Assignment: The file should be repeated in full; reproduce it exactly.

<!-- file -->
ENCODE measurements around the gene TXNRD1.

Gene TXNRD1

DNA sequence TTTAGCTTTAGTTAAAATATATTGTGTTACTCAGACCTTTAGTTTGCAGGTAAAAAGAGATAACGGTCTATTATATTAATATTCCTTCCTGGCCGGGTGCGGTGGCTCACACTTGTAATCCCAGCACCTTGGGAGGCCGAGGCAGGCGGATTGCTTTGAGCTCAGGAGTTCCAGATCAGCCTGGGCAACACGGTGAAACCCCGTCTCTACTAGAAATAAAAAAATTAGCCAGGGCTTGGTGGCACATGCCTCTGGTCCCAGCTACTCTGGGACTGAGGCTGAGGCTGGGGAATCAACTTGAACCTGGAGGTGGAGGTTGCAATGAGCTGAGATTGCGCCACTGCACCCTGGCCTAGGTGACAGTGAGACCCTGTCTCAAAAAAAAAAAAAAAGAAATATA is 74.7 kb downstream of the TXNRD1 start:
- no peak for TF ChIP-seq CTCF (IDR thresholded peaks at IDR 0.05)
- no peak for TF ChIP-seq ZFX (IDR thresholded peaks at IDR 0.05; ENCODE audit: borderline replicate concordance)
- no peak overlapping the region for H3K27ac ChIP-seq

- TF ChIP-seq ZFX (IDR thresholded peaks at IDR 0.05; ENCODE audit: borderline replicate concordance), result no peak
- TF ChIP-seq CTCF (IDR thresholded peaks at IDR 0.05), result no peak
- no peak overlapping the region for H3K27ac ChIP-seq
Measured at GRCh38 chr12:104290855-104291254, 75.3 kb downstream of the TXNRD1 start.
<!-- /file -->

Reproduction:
ENCODE measurements around the gene TXNRD1.

Gene TXNRD1

DNA sequence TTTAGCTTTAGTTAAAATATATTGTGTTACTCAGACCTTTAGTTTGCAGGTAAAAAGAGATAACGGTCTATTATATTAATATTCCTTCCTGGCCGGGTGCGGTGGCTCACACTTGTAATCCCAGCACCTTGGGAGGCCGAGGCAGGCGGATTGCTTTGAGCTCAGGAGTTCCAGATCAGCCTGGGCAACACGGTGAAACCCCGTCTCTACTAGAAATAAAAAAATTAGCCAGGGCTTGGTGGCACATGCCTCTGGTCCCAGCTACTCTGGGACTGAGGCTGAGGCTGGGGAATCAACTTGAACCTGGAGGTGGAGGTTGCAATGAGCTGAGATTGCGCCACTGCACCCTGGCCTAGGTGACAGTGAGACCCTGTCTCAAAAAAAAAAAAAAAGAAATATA is 74.7 kb downstream of the TXNRD1 start:
- no peak for TF ChIP-seq CTCF (IDR thresholded peaks at IDR 0.05)
- no peak for TF ChIP-seq ZFX (IDR thresholded peaks at IDR 0.05; ENCODE audit: borderline replicate concordance)
- no peak overlapping the region for H3K27ac ChIP-seq

- TF ChIP-seq ZFX (IDR thresholded peaks at IDR 0.05; ENCODE audit: borderline replicate concordance), result no peak
- TF ChIP-seq CTCF (IDR thresholded peaks at IDR 0.05), result no peak
- no peak overlapping the region for H3K27ac ChIP-seq
Measured at GRCh38 chr12:104290855-104291254, 75.3 kb downstream of the TXNRD1 start.